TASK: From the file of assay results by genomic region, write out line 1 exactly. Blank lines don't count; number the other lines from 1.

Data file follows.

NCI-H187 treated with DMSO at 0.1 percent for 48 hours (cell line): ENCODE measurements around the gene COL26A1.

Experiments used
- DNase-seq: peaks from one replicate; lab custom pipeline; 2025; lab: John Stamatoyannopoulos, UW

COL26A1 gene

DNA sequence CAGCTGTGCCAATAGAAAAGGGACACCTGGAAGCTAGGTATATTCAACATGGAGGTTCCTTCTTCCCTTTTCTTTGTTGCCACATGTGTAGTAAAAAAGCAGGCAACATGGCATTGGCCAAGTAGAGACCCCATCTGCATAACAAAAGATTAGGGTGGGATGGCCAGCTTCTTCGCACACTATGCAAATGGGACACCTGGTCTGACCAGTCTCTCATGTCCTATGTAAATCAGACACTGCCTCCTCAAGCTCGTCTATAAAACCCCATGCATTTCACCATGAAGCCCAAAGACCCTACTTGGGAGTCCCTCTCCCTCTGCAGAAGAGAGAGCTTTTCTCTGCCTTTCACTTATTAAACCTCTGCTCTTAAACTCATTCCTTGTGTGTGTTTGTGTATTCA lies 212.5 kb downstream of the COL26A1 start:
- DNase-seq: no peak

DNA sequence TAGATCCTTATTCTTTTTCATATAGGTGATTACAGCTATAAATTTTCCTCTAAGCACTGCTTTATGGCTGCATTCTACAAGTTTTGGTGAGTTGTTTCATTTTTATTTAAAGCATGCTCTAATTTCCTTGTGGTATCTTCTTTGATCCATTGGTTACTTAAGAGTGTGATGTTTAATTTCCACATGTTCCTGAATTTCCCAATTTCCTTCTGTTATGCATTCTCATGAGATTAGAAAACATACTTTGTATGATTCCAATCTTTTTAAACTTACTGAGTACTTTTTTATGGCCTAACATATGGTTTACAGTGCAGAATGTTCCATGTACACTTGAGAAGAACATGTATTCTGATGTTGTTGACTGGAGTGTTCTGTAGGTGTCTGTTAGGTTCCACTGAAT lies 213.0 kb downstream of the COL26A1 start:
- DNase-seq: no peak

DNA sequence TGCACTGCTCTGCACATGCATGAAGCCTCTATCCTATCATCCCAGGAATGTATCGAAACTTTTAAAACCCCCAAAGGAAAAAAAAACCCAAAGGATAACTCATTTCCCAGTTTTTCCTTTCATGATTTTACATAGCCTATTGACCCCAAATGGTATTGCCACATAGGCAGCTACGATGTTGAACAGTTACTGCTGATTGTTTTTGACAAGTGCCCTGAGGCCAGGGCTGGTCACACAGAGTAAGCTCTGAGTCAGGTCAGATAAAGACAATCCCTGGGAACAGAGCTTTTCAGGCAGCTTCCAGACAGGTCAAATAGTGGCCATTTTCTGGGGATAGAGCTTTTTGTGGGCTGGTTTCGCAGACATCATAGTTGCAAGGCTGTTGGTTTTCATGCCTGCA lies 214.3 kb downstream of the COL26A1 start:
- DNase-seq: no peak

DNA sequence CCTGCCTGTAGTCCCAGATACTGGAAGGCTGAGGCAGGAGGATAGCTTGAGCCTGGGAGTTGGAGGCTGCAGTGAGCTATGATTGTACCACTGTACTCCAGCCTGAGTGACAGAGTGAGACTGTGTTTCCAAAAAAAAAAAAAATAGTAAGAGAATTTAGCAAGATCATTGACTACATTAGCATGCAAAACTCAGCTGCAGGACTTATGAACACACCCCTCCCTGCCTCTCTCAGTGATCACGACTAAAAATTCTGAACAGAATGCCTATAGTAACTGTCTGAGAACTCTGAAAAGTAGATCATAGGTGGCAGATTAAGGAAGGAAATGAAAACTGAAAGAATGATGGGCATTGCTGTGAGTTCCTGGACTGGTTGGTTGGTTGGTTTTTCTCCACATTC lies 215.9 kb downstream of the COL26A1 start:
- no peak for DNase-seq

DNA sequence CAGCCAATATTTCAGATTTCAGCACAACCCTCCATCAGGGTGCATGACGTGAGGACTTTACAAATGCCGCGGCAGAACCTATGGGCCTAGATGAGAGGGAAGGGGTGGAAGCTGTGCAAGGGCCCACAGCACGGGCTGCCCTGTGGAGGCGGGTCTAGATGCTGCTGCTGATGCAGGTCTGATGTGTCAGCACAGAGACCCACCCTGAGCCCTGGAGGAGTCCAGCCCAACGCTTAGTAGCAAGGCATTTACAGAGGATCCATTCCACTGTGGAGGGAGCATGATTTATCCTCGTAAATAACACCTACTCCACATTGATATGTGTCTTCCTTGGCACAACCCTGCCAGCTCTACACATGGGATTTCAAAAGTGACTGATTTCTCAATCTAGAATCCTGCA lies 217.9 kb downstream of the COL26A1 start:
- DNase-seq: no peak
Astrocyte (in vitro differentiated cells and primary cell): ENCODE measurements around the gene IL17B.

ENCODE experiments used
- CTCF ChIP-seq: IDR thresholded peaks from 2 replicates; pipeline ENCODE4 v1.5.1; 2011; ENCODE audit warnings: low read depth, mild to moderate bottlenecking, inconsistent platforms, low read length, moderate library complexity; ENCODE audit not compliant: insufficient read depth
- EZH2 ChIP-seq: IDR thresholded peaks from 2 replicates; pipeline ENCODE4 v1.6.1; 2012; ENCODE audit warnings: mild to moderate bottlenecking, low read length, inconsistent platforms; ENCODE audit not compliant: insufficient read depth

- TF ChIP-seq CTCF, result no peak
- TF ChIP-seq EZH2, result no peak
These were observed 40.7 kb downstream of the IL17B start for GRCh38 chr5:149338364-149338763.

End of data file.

NCI-H187 treated with DMSO at 0.1 percent for 48 hours (cell line): ENCODE measurements around the gene COL26A1.